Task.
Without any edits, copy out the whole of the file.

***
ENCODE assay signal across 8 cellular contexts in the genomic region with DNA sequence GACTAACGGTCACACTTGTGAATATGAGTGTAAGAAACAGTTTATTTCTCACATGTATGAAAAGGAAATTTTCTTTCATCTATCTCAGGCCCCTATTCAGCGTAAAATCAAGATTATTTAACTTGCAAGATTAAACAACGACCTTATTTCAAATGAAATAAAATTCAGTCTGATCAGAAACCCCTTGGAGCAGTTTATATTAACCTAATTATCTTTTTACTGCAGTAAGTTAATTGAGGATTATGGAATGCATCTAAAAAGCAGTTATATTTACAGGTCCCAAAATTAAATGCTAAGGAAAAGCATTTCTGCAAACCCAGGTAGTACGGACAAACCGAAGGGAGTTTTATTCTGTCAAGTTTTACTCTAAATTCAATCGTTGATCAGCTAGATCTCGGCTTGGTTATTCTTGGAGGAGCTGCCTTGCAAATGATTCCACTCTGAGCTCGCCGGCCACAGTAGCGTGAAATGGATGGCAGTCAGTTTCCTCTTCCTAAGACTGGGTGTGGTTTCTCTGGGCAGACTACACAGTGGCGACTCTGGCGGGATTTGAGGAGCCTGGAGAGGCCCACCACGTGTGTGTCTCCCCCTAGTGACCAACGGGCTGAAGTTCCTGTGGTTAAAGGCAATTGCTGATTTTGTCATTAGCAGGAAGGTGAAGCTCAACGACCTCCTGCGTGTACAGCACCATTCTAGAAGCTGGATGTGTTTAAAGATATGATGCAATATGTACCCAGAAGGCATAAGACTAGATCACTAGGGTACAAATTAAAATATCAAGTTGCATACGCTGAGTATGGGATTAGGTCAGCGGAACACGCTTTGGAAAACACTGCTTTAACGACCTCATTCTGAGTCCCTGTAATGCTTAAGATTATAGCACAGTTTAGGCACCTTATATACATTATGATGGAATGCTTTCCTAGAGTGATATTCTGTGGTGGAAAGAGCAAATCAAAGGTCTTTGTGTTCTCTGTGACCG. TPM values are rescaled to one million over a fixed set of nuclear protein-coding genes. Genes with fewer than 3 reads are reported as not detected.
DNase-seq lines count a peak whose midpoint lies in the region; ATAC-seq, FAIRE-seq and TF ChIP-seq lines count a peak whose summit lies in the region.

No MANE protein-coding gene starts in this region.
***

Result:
ENCODE assay signal across 8 cellular contexts in the genomic region with DNA sequence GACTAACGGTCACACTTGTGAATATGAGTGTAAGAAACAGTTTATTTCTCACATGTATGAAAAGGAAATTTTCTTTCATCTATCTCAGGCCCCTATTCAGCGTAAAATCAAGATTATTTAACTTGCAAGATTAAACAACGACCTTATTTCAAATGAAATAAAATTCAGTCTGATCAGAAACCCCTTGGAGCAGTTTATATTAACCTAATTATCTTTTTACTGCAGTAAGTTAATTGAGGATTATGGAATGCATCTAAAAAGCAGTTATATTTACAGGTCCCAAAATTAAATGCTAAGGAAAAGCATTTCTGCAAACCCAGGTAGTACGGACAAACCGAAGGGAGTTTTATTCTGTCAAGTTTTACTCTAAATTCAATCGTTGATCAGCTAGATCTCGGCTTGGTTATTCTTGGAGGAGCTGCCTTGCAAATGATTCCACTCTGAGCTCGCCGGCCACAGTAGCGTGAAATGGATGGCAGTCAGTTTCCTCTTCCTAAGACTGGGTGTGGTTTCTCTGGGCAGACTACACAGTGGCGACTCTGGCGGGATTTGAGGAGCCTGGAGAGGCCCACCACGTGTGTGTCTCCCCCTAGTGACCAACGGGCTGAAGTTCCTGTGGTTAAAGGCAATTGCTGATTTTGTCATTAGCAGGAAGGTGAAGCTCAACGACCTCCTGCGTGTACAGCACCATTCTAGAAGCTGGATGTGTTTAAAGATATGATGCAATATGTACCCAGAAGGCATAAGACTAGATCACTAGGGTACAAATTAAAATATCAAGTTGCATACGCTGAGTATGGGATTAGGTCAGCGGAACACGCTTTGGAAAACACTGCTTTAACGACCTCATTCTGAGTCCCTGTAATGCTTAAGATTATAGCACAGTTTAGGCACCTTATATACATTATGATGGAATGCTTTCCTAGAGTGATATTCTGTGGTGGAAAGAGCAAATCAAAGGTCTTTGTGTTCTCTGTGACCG. TPM values are rescaled to one million over a fixed set of nuclear protein-coding genes. Genes with fewer than 3 reads are reported as not detected.
DNase-seq lines count a peak whose midpoint lies in the region; ATAC-seq, FAIRE-seq and TF ChIP-seq lines count a peak whose summit lies in the region.

No MANE protein-coding gene starts in this region.